Step 2   If you want to see if packets are hitting any of the ACLs configured on your controller, select the Enable Counters check box and click Apply. Otherwise, leave the check box unselected, which is the default value. This feature is useful when troubleshooting your system.
    Note   

    If you want to clear the counters for an ACL, hover your cursor over the blue drop-down arrow for that ACL and choose Clear Counters.

    Step 3   Add a new ACL by clicking New. The Access Control Lists > New page appears.
    Step 4   In the Access Control List Name text box, enter a name for the new ACL. You can enter up to 32 alphanumeric characters.
    Step 5   Choose the ACL type. There are two types of ACL supported, IPv4 and IPv6.
    Step 6   Click Apply. When the Access Control Lists page reappears, click the name of the new ACL.
    Step 7   When the Access Control Lists > Edit page appears, click Add New Rule. The Access Control Lists > Rules > New page appears.
    Step 8   Configure a rule for this ACL as follows:
    1. The controller supports up to 64 rules for each ACL. These rules are listed in order from 1 to 64. In the Sequence text box, enter a value (between 1 and 64) to determine the order of this rule in relation to any other rules defined for this ACL.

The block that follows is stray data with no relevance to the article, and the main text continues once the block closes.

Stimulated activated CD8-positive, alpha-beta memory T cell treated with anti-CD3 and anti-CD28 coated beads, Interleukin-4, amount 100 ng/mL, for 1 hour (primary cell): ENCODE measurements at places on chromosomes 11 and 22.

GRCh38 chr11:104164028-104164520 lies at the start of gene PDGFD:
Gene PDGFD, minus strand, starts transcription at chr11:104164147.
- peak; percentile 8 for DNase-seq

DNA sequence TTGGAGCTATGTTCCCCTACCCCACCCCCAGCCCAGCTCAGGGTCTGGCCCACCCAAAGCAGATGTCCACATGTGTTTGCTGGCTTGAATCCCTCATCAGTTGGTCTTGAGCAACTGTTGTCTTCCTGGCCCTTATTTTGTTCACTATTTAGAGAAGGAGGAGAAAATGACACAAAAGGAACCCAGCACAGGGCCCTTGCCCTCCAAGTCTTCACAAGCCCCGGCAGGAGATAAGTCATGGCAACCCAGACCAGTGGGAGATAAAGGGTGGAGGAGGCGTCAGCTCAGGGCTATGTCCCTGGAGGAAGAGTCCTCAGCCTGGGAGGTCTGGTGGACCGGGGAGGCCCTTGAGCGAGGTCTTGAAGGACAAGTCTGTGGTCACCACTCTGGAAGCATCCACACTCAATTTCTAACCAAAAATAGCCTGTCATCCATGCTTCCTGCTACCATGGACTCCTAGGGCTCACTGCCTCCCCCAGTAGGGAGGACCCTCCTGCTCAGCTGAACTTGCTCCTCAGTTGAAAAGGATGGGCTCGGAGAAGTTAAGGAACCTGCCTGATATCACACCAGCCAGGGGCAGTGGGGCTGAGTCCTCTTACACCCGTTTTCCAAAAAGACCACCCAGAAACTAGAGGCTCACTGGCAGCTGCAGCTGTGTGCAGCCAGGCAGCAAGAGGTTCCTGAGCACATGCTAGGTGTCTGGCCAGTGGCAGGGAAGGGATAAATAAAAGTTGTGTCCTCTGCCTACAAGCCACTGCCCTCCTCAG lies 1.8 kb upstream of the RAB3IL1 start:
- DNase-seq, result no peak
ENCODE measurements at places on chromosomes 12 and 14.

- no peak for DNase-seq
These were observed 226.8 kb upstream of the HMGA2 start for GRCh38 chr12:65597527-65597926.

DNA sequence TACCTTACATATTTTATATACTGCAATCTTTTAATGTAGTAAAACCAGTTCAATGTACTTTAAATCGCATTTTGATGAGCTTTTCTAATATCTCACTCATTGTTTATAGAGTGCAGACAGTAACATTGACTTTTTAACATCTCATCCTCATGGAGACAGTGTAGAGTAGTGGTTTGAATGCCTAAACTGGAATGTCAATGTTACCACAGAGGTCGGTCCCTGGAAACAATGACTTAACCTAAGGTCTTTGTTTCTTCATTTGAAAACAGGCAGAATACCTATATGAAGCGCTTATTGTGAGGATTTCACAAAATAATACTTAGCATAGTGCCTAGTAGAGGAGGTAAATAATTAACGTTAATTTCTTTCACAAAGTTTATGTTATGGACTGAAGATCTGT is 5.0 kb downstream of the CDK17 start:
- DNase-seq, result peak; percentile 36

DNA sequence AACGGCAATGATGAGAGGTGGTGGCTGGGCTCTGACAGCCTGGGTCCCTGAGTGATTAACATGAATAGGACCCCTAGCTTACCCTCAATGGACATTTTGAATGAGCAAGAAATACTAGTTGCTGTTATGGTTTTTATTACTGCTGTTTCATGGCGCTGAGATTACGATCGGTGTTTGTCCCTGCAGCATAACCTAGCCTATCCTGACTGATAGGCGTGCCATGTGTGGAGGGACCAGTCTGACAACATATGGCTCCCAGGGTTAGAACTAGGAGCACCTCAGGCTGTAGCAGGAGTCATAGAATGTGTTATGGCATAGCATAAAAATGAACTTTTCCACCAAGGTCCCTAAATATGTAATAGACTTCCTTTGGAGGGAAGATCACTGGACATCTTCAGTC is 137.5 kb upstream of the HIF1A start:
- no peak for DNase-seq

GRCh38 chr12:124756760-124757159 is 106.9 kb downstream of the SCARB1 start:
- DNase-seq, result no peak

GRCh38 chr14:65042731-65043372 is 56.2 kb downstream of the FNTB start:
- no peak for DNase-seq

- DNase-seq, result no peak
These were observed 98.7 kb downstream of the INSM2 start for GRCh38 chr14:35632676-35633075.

Note   

      If rules 1 through 4 are already defined and you add rule 29, it is added as rule 5. If you add or change a sequence number for a rule, the sequence numbers for other rules adjust to maintain a continuous sequence. For instance, if you change a rule’s sequence number from 7 to 5, the rules with sequence numbers 5 and 6 are automatically reassigned as 6 and 7, respectively.

    2. From the Source drop-down list, choose one of these options to specify the source of the packets to which this ACL applies: